New York home care shortage’s impact on dementia caregiving: ‘It takes so much out of you’
Karen Eichelberger cooks turkey burgers for her husband, Steve Henderson, on a spring weekday afternoon.
Henderson, 72, had asked for a turkey sandwich, but they didn’t have any turkey, so Eichelberger, 65, suggested a turkey burger instead.
“Is that OK?” Eichelberger asked.
“Sure,” Henderson said.
They live in a two-bedroom farmhouse not far from Chautauqua Lake. They have over two acres of land, where they keep three alpacas and some chickens. A creek runs behind the property.
They moved there in 2014 from Long Island. Eichelberger is a retired environmental analyst, Henderson a retired park ranger, so finding a home where they could enjoy the outdoors was important.
“I love the land. We're close enough to other areas that I know, and my mother lives on the other side of the lake,” Eichelberger said. “This is the closest thing we have to home. It has become our home.”
But living in a rural area means finding home care aides for Henderson is all the more difficult. He has Lewy body dementia, which can affect both memory and mobility.
Henderson’s approved for 80 hours of home care a week under New York’s Medicaid program, but in late April, Eichelberger said she could only find aides to cover about 15 to 20. Plus, the only medical Adult Day Care program in Chautauqua County, Warner Place in Jamestown, closed down during the COVID-19 pandemic and never reopened.
“It takes so much out of you to be taking care of anybody, but a dementia patient who is changing all the time, it's just so hard,” she said. “It takes so much.”
And finding home care aides for New Yorkers living with dementia may only get more difficult in the years to come.
New York has the largest home care aide shortage in the nation, according to the Alzheimer’s Association's annual report. At the same time, the report found, the number of New Yorkers living with dementia will increase 12% over the next three years.
“I mean, if we can't support the folks that are currently diagnosed and currently living with the disease, the fact that that number is growing is really worrisome,” said Andrea Koch, director of education and training for the Alzheimer's Association of Western New York.
‘Sometimes caregivers pass away before the person with dementia’
There were 437,000 home health and personal care aides in New York in 2018. But, according to the Alzheimer’s Association's 2022 report, the state will need 60% more to meet the demand by 2028.
No other state is expected to need even a 50% increase.
“So that's a huge gap that we're going to have to fill,” Koch said.
And that’s to say nothing of the need for home care aides who are specialized in helping dementia patients. New York is one of just thirteen states to require dementia training, but the 2007 law sets no requirement for hours.
“Whether those staff have the training that they need is a bit of a free for all, unfortunately,” Koch said.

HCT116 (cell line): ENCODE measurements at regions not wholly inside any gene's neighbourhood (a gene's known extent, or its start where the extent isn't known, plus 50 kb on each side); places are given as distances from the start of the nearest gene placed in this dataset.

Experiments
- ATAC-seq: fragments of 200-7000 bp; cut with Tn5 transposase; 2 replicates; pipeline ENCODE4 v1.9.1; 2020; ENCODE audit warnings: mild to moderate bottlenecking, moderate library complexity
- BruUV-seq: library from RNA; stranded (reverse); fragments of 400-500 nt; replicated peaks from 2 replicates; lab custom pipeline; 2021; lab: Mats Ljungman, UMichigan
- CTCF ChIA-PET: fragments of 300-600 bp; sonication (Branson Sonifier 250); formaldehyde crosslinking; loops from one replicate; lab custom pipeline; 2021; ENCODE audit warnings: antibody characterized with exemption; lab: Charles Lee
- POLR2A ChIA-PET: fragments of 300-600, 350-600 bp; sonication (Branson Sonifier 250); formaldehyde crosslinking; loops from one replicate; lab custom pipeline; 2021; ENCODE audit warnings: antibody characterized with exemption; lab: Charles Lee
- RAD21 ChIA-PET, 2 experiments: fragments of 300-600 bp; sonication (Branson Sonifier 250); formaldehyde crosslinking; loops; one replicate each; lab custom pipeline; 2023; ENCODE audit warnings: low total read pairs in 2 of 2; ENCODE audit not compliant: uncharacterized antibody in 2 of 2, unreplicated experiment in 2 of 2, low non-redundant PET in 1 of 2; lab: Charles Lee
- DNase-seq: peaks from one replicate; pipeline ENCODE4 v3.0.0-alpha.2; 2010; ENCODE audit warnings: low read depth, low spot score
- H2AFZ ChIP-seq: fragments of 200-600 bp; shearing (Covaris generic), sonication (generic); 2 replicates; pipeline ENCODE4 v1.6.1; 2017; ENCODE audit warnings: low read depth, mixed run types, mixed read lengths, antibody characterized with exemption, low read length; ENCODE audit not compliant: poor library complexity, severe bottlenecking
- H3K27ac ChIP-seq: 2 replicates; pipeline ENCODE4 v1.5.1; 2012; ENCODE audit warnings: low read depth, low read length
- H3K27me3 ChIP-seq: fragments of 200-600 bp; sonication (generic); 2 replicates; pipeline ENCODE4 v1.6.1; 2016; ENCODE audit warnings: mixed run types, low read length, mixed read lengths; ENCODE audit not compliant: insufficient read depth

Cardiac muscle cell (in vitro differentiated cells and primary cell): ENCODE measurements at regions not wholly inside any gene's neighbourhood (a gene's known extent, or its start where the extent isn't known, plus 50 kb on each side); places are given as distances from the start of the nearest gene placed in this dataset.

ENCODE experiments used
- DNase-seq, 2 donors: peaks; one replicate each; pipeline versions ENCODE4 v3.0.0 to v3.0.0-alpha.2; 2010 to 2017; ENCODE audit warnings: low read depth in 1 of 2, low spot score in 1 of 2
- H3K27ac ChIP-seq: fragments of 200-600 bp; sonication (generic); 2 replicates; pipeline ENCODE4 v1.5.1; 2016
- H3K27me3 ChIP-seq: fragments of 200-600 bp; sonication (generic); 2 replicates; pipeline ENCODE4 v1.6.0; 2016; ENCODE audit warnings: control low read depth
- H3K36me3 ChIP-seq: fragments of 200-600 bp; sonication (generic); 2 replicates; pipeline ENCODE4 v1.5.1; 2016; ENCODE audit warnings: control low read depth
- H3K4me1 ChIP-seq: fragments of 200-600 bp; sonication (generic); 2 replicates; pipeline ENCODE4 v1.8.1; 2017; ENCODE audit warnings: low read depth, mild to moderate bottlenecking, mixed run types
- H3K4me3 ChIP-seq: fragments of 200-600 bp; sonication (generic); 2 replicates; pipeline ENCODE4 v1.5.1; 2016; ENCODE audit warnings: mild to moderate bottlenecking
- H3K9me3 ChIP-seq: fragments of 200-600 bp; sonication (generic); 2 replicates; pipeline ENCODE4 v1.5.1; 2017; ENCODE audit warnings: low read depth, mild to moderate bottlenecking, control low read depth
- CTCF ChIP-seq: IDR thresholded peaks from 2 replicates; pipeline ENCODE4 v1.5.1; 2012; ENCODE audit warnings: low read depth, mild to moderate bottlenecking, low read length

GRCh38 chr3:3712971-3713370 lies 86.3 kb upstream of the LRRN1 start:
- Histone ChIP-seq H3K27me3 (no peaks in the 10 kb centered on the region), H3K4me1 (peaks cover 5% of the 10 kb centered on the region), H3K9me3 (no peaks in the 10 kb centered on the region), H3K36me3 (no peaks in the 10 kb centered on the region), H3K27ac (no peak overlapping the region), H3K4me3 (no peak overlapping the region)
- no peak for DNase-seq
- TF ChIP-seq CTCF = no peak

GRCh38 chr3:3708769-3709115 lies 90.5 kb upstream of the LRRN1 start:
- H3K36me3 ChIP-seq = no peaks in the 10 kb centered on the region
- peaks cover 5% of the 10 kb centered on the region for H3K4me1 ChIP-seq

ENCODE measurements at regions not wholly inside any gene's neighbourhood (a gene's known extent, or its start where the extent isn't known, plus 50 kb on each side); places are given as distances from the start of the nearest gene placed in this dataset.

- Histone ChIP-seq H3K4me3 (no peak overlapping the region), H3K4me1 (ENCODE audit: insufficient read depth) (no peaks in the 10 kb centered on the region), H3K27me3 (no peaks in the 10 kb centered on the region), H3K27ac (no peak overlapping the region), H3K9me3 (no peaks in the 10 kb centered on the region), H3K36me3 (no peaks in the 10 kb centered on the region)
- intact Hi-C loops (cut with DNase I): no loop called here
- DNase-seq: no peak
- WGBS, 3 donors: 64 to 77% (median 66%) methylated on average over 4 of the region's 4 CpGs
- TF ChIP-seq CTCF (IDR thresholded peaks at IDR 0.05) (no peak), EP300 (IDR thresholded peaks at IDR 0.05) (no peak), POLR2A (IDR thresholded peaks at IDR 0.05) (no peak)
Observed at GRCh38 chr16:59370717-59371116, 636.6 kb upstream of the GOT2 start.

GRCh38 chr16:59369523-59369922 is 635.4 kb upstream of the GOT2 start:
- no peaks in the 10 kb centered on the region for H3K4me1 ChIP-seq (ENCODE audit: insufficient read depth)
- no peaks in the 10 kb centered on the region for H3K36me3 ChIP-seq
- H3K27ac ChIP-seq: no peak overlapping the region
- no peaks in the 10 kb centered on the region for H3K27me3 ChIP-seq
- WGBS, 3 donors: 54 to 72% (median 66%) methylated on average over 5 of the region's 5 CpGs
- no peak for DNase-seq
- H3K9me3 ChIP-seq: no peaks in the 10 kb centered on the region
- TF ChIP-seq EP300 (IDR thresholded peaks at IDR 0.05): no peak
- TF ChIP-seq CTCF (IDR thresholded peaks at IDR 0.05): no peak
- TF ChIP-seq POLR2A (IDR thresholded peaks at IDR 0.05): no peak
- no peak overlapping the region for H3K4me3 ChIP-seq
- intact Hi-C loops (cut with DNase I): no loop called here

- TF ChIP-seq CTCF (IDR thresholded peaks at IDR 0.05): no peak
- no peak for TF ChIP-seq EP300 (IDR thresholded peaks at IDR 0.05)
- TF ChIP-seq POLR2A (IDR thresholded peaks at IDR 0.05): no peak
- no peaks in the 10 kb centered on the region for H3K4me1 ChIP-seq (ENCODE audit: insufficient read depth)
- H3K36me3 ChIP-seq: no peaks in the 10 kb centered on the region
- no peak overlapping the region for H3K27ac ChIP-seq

The lack of home care aides can even impact the health of family caregivers. Studies have shown dementia caregivers report more physical and mental health problems than other kinds of caregivers.
“Sometimes we see caregivers pass away before the person with dementia because they have put their own care on the backburner,” Koch said.
Eichelberger said she’s had to put off her own medical appointments to take care of her husband.
“If I don't have an aide here, and I get sick, I'm out of luck,” she said. “I'm very fearful that something will happen with me, and then I won't be able to take care of him or myself.”
State will increase home care wages, but will it be enough?
New York spends more on Medicaid coverage for dementia patients than any other state, over five billion dollars in 2020.
Yet New York home care aides currently only make the state’s minimum wage, $13.20 an hour upstate.
“We don’t pay them enough. We don’t value them enough,” said Dr. Bruce Troen, chief of the Division of Geriatric and Palliative Medicine at the University at Buffalo. “They're put on the front lines — think about the pandemic — in a manner that puts them and others at risk.”
The state budget passed earlier this year increases home care aides wages by $3 over the next two years, although advocates had hoped for a $6 increase.
State Sen. Sean Ryan, a Buffalo Democrat and member of the Senate Health Committee, said “there’s never enough money” for everything lawmakers want, but they’re hopeful the increase will close the gap.
“And if we don't close the gap, we can study it and go in next year,” he said.
The wage increases don’t start until October, so Eichelberger, in the meantime, is paying her aides$1 more an hour out of her own pocket.
It seems to be working. As of recently, Eichelberger has employed enough aides for Henderson to get about 40 of home care a week. He’s even trying out a non-medical adult day program.
Eichelberger said she’s grateful, but that there’s no guarantee how long this help will last.
“Because at any time, their lives could change, and they won't be able to work,” she said. “I don't know yet whether I'll be able to find somebody else. I don't know.”
Eichelberger has thought about moving herself and Henderson to the Buffalo area where more support may be available. But she thinks having their own land is good — for both of them.
“I even put an extra porch on our house because he needed to be outdoors,” she said, “and I needed to be outdoors with him.”